‘I read very, very little fiction as a kid. All the books I can remember are junior science books.’
These are the words of English writer Mark Haddon (1962-), whose award-winning 2003 novel The Curious Incident of the Dog in the Night-Time captivated my younger son, both in print and in a recent stage production. It is a story to which my son can readily relate, for he and the novel’s young protagonist share a defining trait: Asperger’s syndrome. My son even bought a commemorative Curious Incident pencil case, bearing the phrase: ‘I like Maths and being on my own.’
For this reason alone, and writing from a scientist’s angle, it gives me tremendous pleasure to see that science museums the world over are now laying great emphasis on interactive exhibits designed to captivate ‘Aspie’ youngsters, who see their world in extraordinary detail, identify patterns where their peers see only randomness, and generally analyse everything to the nth degree.
There are around fifty such science museums in Britain alone. Alongside these are play facilities aimed primarily at children, such as The Puzzling Place, in Keswick and Techniquest (Figure 93.1), based in Cardiff. I took Junior to the latter this Easter weekend. The interactive exhibits, demonstrating sound, optics, anatomy and magnetism, kept us occupied for hours. One particular piece practically mesmerized him. It was, at first view, a plastic bowl with two identical holes at its deepest points (Figure 93.2). Kids of all ages took turns dropping plastic balls into the bowl, watching carefully as each one swirled round and round, often circling one hole before switching, at the last moment, to the other. To the unscientific eye, the eventual destination of each ball was random. It was simply fun to watch a moving object with (apparently) a will of its own.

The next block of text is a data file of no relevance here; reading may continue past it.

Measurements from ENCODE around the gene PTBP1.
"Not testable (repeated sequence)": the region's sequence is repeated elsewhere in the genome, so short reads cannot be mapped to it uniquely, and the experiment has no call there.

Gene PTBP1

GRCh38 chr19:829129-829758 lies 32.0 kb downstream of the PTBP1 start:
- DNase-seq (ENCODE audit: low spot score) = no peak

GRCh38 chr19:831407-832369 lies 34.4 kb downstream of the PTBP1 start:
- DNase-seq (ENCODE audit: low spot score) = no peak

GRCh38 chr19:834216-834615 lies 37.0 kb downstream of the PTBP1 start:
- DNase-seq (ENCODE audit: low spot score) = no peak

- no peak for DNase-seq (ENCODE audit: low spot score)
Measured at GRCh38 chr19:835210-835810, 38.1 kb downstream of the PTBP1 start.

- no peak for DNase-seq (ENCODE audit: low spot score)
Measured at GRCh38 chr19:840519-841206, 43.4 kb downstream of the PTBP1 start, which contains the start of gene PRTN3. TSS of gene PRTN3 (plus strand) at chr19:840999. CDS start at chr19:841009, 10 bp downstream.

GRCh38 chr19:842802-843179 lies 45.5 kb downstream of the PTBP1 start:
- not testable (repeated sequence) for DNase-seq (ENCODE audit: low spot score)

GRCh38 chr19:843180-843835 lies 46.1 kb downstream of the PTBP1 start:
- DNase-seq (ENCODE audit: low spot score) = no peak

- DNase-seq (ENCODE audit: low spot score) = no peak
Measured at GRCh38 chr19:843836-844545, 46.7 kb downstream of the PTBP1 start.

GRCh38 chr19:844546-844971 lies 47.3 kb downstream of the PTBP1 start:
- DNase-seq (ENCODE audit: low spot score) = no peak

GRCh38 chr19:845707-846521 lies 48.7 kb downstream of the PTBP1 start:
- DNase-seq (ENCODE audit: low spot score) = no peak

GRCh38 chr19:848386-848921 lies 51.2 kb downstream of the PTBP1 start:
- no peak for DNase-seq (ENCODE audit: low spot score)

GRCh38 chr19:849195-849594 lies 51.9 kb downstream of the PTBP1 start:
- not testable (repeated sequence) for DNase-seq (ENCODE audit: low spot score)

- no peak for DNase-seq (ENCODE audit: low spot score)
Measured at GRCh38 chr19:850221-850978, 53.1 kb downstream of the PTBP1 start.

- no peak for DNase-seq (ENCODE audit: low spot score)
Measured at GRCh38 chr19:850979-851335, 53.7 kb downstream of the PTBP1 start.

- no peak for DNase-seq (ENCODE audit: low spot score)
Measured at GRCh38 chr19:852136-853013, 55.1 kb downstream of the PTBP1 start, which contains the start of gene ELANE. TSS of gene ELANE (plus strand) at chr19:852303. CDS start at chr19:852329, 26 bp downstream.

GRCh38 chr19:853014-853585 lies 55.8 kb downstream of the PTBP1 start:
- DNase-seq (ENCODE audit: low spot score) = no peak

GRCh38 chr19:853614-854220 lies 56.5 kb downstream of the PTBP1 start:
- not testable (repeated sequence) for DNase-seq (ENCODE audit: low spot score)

Figure 93.1: Further details are available at: http://www.techniquest.org
Copyright © 2016 Techniquest
Figure 93.2: Watching the ‘magic’ of gravity
Copyright © 2016 Paul Spradbery
Junior, to his credit, saw things his own way. After studying the sweeping movements of ball after ball, he remarked: ‘Dad, why is it, when they slow down a bit, they sometimes start going round like a number eight?’
It was an astute observation. Of all the questions he might have asked, though, this was perhaps the most difficult for me to answer. Still, as Einstein once said: ‘If you can’t explain it to an eight-year-old, then you don’t understand it yourself.’
So here goes. Whenever a ball rolled deep into one of the holes, it would move along a circular path, round and round, in a downward spiral, until it disappeared from view. However, if a ball were moving with sufficient speed at a high enough point, then it might have the energy required to roll across to the other hole. Then, if it had lost too much energy by so doing, it would stay there and eventually drop through that hole. If sufficient energy remained, it might be able to switch back again, and so forth until its energy finally ran out. This two-hole arrangement is called a ‘binary system’ and plays a crucial role in gravitational physics.
Why a figure-of-eight? If a ball were to ‘escape’ from one orbit in, say, a clockwise movement, it would necessarily join the other orbit in an anticlockwise movement (Figure 93.3).
Figure 93.3: This simple graphic shows a figure-of-eight orbital pathway operating within a binary system.
Copyright © 2005 Pearson Prentice Hall, Inc.
The so-called Roche lobe is a region around a star, within a binary system, where the orbiting object is gravitationally attracted to that star. The lobe is shaped like a teardrop, and, when conjoined to its corresponding lobe, forms a figure-of-eight. The orbit takes its path along a line of equal gravitational potential, which is analogous to a geographical contour line or a meteorological isobar. The crossover point from one Roche lobe to the other is called the L1 Lagrangian point of the orbital system.
Perhaps – just perhaps – many years from now, there will be a banknote bearing the image of a world-renowned scientist whose inspiration stemmed from playing with a toy of such supreme scientific elegance.
Copyright © 2016 Paul Spradbery